The other side of the coin is the usage of these technologies and arms here in Palestine-Israel. Israel uses military and security technologies to maintain its system of settler-colonialism, apartheid and occupation. Israel’s violations of international law and perpetration of war crimes during its incessant attacks on Palestinians in Gaza in May 2021 are well documented and research by antimilitarist activists about which arms were used in the attacks on Gaza is in progress in order to track new developments in the Israeli military industrial complex.
Israeli security and military companies work in direct connection with the Israeli military, providing equipment and weapons for its operations. This relationship means that military operations in Gaza and the West Bank are used as a laboratory for Israeli arms companies, where they can develop, test and then market their weapons as “combat proven.” It will not be long before Israeli companies will promote their new equipment again as “battle tested,” after the latest attacks on Gaza — an assault in which at least 129 Palestinian civilians were killed, 65 of them children, over 1,000 homes were destroyed and over 1,000 more severely damaged, leaving over 8,000 people without a home.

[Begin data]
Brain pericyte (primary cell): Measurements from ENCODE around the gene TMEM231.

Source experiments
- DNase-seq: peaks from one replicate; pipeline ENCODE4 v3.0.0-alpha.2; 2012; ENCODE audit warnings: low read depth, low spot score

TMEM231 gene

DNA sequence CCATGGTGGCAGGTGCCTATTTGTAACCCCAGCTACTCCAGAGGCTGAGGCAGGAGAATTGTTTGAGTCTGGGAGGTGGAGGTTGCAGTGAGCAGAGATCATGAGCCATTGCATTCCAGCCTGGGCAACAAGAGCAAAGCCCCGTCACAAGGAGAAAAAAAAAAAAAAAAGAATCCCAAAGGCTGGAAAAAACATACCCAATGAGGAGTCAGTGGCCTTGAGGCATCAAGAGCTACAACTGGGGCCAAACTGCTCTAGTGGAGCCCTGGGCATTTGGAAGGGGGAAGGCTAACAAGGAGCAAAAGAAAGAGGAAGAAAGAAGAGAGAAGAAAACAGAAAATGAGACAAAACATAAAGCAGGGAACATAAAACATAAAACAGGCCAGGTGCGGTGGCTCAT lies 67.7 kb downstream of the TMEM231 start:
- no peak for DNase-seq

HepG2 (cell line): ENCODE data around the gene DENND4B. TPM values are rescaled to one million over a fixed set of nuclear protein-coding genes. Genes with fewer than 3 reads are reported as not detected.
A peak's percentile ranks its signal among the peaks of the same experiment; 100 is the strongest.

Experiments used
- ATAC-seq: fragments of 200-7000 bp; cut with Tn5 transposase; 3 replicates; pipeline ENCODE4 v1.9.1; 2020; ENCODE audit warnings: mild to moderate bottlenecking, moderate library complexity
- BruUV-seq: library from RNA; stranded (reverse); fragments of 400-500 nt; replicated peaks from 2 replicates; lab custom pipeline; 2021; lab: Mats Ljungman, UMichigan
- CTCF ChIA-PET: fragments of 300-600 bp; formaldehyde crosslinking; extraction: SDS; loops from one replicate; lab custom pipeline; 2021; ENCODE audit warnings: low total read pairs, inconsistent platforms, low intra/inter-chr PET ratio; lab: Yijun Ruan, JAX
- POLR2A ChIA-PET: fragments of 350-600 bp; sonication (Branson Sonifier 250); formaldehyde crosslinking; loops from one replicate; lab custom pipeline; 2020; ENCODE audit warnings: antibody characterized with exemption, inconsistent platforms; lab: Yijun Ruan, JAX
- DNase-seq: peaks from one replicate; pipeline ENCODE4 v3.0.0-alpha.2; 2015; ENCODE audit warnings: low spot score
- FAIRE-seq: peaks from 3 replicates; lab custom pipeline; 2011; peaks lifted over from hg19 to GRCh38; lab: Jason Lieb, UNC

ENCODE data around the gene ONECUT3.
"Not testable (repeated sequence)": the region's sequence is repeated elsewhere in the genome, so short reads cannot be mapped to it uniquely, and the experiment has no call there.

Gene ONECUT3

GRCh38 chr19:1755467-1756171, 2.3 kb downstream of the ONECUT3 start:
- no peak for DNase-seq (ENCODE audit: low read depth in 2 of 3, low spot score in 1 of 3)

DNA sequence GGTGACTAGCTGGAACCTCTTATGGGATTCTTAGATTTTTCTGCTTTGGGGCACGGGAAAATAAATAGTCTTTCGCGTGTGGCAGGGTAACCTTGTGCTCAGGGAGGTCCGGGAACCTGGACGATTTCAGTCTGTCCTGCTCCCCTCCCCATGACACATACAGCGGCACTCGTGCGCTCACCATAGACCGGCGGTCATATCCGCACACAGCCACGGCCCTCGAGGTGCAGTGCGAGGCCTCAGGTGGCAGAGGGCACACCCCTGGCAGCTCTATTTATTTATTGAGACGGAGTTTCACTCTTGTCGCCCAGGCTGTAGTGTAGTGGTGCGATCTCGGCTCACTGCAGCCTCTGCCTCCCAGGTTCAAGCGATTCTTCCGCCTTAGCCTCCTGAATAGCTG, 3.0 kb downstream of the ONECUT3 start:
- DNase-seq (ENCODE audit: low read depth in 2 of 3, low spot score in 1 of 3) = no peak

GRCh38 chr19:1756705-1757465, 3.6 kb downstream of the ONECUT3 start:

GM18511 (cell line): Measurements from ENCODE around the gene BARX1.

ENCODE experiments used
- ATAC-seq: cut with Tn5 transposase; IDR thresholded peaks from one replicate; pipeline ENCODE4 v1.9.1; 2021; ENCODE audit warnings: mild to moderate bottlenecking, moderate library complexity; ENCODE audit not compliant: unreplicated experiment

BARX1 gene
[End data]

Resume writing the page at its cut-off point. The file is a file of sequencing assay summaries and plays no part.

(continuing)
For an arms industry that has relied for years on marketing “combat proven” products, the next battle cannot come soon enough. EU funding for these companies inherently fuels Israel’s capacity to sustain its war crimes and violations of human rights and International Law, making the EU complicit in those violations, as well.